In the Spotlight:
Toronto Zoo

The Toronto Zoo is Canada’s premier zoo with over 5,000 animals!

The zoo is now offering drive-thru visits with its Scenic Safari. See the animals from a whole new perspective using staff-only roads, normally closed to visitors. Take a tour from the comfort of your own car with zookeeper commentary to learn about the animals as you drive along – including the lion caves!

Note: Tickets are sold online only and must be purchased ahead of time. Tickets will not be sold onsite. See FAQ for more details.

Despite the zoo grounds being closed to the public, the team of zookeepers continue to make sure the animals are safe, happy and healthy. Follow along online to get up close and personal with them without leaving your couch.

polar bear swimming at Toronto Zoo

Discover Animals From All Around the World

Have burning questions for the zookeepers? Ask away during the daily interactive live streams and spend some time learning about the animal of the day from different parts of the zoo.

With a huge range of creatures from around the globe, the Toronto Zoo is divided into seven zoogeographic regions: Indo-Malaya, Africa, the Americas, Australasia, Eurasia, Canadian Domain and the Tundra Trek. Animals can be seen indoors in tropical pavilions and outdoors in naturalistic environments.

Support Wildlife Preservation

Wildlife preservation is a hot topic and the Toronto Zoo offers great tips and research about fighting extinction, like adopting your very own zoo animal!

The Toronto Zoo also participates in many conservation initiatives including captive breeding and reintroduction, habitat and species research and much more.

Enrol Youngsters in Zoo School

Find activities and resources that make homeschooling fun for them and easier for you with the Toronto Zoo’s online Zoo School.

Bring exploration, conservation and adventure right into your living room on interactive virtual field trips with Exploring By the Seat of Your Pants.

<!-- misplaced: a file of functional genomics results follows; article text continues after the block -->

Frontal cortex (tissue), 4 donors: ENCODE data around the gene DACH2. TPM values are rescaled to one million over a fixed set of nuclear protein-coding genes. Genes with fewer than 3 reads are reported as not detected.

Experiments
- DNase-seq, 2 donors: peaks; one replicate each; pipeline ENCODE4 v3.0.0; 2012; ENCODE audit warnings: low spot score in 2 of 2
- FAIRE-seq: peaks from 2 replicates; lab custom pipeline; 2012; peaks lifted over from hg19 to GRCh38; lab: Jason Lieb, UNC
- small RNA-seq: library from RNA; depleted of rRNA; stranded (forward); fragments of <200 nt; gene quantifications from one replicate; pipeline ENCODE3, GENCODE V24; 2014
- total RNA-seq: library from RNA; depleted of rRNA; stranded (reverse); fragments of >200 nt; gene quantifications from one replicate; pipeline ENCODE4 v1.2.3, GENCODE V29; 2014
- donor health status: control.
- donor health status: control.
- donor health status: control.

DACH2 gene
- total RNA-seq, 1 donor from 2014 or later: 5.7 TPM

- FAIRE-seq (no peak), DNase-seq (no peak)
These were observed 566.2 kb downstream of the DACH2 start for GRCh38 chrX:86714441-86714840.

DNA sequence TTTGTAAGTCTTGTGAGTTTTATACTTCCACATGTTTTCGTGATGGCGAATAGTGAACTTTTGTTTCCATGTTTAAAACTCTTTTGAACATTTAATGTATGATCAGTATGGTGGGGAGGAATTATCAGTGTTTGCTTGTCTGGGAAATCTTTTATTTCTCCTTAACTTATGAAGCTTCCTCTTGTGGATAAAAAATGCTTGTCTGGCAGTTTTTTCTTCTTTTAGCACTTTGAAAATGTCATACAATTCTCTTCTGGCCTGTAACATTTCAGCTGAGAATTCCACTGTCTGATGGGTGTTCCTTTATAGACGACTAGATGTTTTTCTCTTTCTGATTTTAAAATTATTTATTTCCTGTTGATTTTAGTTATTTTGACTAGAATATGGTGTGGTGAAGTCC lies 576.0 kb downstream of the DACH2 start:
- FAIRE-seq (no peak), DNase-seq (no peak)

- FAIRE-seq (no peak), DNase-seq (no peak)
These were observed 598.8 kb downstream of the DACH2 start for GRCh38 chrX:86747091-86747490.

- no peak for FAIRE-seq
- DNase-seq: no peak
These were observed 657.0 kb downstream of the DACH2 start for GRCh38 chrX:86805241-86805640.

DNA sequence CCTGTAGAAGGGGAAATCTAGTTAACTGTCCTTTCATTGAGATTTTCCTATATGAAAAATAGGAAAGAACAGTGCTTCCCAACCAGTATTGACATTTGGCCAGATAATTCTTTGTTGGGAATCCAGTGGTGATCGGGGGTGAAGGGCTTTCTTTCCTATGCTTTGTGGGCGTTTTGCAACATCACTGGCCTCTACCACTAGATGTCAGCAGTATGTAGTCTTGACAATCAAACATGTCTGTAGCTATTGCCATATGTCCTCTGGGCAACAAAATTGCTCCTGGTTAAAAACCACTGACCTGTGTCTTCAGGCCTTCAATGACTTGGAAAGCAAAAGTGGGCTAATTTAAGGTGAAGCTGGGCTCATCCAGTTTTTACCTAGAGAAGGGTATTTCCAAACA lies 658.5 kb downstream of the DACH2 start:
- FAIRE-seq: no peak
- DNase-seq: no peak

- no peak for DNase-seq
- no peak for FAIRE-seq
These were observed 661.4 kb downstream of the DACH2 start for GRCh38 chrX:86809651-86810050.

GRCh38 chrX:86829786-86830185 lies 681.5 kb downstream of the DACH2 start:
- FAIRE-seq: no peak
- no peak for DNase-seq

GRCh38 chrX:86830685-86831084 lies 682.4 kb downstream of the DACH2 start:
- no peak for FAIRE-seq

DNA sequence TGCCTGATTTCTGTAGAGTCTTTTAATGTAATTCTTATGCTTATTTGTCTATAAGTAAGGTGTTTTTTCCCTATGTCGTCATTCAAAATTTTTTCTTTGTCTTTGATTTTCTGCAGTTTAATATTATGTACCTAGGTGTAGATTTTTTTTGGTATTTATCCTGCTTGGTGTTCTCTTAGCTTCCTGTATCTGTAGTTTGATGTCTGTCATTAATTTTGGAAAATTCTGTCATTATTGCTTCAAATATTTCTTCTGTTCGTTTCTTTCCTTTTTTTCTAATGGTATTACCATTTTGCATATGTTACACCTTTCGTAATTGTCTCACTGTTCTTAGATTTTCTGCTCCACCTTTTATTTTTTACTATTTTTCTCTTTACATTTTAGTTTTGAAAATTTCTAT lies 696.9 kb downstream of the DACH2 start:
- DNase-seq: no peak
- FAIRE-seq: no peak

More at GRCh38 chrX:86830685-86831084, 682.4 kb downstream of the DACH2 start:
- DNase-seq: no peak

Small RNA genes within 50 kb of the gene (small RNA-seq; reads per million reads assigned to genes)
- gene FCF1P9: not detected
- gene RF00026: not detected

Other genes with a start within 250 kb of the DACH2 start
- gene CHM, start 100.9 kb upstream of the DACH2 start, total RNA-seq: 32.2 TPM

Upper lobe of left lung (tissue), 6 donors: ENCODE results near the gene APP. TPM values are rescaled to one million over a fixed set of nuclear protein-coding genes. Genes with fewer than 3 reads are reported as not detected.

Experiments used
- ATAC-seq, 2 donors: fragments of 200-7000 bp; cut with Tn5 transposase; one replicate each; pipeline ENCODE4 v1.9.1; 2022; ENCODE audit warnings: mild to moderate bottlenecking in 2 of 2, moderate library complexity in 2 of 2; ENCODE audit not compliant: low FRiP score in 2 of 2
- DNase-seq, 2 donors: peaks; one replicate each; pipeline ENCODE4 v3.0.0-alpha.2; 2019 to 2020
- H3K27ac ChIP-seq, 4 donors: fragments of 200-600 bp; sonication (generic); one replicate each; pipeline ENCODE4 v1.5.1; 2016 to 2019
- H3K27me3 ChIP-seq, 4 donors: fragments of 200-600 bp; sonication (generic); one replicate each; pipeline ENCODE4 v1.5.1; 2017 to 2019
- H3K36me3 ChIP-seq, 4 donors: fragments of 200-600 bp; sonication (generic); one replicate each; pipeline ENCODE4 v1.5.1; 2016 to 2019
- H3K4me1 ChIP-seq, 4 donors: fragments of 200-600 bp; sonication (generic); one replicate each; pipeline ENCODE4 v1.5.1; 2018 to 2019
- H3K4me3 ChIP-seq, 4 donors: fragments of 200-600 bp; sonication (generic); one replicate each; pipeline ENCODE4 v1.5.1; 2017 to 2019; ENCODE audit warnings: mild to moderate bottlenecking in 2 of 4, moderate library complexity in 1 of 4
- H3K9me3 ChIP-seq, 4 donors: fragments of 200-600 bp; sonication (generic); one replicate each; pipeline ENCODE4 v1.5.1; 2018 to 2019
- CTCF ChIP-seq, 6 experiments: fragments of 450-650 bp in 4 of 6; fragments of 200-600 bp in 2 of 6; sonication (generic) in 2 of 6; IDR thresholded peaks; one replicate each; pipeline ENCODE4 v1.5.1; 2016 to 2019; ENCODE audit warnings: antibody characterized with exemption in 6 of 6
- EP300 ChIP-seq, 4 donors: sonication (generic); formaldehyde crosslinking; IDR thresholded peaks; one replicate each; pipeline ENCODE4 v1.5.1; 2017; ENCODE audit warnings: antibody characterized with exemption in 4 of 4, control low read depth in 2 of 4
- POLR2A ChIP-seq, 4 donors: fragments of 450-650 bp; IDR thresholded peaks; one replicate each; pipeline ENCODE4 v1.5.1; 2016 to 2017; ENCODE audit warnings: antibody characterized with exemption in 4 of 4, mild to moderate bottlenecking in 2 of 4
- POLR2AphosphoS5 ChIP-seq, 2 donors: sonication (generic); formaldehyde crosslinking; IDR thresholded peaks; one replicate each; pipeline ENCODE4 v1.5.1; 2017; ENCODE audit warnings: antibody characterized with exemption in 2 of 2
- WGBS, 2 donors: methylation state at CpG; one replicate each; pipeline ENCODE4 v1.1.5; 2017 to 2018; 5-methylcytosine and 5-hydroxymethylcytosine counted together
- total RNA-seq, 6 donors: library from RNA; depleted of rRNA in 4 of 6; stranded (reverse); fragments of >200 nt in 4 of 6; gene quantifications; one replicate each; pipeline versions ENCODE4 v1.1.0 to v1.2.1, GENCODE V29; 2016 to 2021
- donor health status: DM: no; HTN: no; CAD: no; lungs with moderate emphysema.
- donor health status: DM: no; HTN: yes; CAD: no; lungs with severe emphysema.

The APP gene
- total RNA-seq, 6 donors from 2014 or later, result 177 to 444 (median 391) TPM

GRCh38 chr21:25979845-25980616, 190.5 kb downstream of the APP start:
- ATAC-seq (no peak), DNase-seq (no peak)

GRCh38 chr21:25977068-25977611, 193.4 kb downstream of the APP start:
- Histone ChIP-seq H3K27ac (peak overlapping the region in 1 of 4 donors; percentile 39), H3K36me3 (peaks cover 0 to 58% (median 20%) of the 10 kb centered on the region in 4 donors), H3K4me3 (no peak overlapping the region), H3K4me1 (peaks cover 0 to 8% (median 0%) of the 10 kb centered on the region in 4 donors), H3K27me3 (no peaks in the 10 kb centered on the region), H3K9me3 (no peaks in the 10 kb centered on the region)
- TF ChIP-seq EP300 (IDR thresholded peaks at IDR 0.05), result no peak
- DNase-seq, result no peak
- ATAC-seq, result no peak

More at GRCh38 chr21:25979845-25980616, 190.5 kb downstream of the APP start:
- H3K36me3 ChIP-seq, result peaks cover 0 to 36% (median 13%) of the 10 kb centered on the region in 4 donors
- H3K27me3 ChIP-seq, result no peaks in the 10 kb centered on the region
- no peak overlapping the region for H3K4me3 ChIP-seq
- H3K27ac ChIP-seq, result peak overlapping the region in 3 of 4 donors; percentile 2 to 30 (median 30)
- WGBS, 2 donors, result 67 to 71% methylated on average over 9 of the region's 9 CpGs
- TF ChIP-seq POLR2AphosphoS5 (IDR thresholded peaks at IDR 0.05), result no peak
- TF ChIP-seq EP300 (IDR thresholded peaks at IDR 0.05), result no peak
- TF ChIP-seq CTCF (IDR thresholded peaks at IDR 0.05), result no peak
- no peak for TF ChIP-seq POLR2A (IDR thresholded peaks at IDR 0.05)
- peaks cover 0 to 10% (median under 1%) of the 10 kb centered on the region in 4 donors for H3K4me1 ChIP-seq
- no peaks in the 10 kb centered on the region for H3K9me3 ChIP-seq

Set in the beautiful Rouge Valley in the east end of the city, the Zoo is normally open 364 days a year and is accessible by car and public transit.

Save for Later: Top 5 Things to Do at the Toronto Zoo

There’s no harm in planning ahead. Build these ideas into your itinerary for a future visit.

  1. Baby animal alert! Expect to see some Red River hoglets, a kangaroo joey and baby zebras providing plenty of cuteness and eager to meet some new friends.

  2. Visit the state-of-the-art Wildlife Health Centre to catch some behind-the-scenes action. The first of its kind in Canada, this facility helps to provide high-quality animal care through veterinary and reproductive sciences, nutritional physiology and conservation and wildlife research.

  3. Explore the Kangaroo Walk-Thru! Guests can step into the Australian Outback and watch the Kangaroos and wallabies! Keep your eyes open for little roos as they may be on the shyer side.

  4. Visit the Americas Pavilion and see the Blanding’s Turtle Exhibit where you can get a turtle’s eye-view of the behind-the-scenes work of the Toronto’s Zoo and Parks Canada’s most successful conservation programmes.

  5. Get into the Kids Discovery Zone featuring: an interactive Kids Zoo where guests can interact with alpacas, goats, rabbits and more, “Splash Island”, a two-acre splash pad to help cool off on hot summer days and twice daily (free) animal and bird shows at the Waterside Theatre.

Tickets & Places to Stay

Check for ticket prices and order your tickets online in advance of your visit. There are plenty of hotels available to accommodate overnight stays.

How to Get to The Toronto Zoo

  • By Car: Take highway 401 East or West to Meadowvale Road and go north on Meadowvale Road following directional signs to the Toronto Zoo.

  • By TTC: Take the 86A Bus from Kennedy Station during the summer or the 85 Sheppard East bus from Don Mills Station and Rogue Hill GO station.

  • By GO Train: Take the TTC 85 Sheppard East bus from the Rogue Hill GO station.

See it. Snap it. Share it. In every neighbourhood, around every corner, through every door there's something that begs to be discovered in Toronto.

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